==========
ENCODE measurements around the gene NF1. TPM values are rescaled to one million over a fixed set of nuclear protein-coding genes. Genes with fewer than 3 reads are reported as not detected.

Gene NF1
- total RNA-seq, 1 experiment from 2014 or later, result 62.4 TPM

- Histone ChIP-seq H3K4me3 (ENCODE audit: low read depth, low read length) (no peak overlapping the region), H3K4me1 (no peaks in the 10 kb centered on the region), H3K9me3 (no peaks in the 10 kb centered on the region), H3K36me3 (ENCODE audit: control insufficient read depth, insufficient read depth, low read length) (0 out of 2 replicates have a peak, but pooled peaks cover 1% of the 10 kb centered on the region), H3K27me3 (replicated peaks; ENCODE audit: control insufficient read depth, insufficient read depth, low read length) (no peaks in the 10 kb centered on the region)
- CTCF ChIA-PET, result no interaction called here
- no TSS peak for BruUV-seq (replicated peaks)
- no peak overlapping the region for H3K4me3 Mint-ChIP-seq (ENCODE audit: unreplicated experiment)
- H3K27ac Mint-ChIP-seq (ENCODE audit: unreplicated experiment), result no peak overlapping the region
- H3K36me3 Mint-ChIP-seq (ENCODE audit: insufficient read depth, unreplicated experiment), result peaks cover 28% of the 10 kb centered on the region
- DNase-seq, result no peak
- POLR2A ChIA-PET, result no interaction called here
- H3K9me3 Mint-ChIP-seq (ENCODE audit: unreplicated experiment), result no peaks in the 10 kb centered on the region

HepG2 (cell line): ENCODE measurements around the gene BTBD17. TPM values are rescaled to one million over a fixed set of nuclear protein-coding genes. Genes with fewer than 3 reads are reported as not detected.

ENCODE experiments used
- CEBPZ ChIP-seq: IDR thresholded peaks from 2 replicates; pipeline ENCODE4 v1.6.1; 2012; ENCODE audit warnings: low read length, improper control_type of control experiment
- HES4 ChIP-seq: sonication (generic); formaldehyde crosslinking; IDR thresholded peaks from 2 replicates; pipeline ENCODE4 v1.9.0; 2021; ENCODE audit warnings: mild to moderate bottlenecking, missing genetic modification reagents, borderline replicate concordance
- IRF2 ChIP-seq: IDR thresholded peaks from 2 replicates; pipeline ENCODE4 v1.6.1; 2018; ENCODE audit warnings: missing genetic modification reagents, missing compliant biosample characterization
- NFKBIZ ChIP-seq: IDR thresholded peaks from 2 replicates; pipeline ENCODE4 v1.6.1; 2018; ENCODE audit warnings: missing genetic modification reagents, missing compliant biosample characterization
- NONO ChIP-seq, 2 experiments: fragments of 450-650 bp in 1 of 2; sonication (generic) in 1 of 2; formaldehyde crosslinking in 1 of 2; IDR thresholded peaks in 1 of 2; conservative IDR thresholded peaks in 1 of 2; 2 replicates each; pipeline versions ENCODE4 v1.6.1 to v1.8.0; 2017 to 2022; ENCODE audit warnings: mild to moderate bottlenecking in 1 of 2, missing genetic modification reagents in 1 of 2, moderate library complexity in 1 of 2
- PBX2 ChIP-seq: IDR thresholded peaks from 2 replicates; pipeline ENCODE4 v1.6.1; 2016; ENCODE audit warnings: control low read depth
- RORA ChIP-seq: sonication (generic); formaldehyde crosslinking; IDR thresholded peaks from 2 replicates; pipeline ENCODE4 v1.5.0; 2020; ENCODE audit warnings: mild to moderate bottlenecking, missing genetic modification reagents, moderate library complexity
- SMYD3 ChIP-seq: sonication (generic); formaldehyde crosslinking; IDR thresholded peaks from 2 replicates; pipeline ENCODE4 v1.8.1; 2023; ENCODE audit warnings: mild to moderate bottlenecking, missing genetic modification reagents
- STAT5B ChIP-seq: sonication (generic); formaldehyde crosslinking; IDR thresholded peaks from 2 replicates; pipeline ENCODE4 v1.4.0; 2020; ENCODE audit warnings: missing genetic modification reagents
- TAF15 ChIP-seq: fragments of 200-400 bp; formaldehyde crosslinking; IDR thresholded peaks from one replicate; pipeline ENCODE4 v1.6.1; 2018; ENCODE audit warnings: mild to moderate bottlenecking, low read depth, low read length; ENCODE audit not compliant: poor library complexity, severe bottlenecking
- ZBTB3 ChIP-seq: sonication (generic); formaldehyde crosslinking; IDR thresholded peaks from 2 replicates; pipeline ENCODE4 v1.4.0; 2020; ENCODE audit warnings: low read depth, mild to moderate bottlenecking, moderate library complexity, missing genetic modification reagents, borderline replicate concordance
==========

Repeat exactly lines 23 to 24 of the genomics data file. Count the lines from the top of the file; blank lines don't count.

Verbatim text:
- STAT5B ChIP-seq: sonication (generic); formaldehyde crosslinking; IDR thresholded peaks from 2 replicates; pipeline ENCODE4 v1.4.0; 2020; ENCODE audit warnings: missing genetic modification reagents
- TAF15 ChIP-seq: fragments of 200-400 bp; formaldehyde crosslinking; IDR thresholded peaks from one replicate; pipeline ENCODE4 v1.6.1; 2018; ENCODE audit warnings: mild to moderate bottlenecking, low read depth, low read length; ENCODE audit not compliant: poor library complexity, severe bottlenecking